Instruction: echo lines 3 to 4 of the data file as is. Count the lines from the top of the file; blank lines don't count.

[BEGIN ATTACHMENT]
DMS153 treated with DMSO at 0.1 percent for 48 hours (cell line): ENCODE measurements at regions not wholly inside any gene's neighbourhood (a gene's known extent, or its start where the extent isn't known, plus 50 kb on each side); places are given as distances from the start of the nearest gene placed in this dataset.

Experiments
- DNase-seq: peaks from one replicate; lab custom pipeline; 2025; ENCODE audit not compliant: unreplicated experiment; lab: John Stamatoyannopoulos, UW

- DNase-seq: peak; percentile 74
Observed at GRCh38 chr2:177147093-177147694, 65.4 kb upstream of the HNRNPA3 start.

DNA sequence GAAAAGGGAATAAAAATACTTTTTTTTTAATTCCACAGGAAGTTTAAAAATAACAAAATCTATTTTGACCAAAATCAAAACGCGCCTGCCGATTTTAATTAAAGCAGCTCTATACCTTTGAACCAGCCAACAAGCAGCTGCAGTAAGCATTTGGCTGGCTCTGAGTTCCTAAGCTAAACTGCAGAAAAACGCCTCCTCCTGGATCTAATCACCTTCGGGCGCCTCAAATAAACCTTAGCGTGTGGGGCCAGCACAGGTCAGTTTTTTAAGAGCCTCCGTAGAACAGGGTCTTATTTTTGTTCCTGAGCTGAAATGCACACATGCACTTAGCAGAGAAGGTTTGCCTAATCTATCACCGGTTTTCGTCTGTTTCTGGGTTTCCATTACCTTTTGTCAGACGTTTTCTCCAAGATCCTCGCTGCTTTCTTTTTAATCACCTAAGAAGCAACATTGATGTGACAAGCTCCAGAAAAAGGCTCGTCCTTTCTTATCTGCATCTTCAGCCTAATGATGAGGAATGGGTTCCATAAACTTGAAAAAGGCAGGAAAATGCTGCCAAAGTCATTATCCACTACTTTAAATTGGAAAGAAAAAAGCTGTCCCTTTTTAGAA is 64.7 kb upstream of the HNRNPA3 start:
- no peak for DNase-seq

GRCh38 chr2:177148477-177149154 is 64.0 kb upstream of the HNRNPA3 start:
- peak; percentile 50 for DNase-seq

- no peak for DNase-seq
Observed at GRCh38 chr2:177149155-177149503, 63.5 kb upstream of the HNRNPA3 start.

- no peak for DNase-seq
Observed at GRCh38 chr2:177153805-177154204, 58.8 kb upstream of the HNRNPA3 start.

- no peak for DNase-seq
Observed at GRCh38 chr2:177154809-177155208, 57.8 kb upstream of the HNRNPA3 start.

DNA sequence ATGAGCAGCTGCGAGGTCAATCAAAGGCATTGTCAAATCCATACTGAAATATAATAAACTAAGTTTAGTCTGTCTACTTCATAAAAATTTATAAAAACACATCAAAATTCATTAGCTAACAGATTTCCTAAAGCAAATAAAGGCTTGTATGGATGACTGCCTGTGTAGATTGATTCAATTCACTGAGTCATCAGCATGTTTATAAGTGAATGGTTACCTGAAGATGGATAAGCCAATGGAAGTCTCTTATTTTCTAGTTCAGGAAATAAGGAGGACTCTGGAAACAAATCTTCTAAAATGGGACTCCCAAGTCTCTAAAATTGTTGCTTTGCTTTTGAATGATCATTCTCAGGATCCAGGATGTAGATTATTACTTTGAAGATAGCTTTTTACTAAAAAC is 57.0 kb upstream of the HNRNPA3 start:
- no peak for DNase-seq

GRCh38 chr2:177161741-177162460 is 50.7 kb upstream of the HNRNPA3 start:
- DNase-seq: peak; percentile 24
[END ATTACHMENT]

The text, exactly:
- DNase-seq: peaks from one replicate; lab custom pipeline; 2025; ENCODE audit not compliant: unreplicated experiment; lab: John Stamatoyannopoulos, UW

- DNase-seq: peak; percentile 74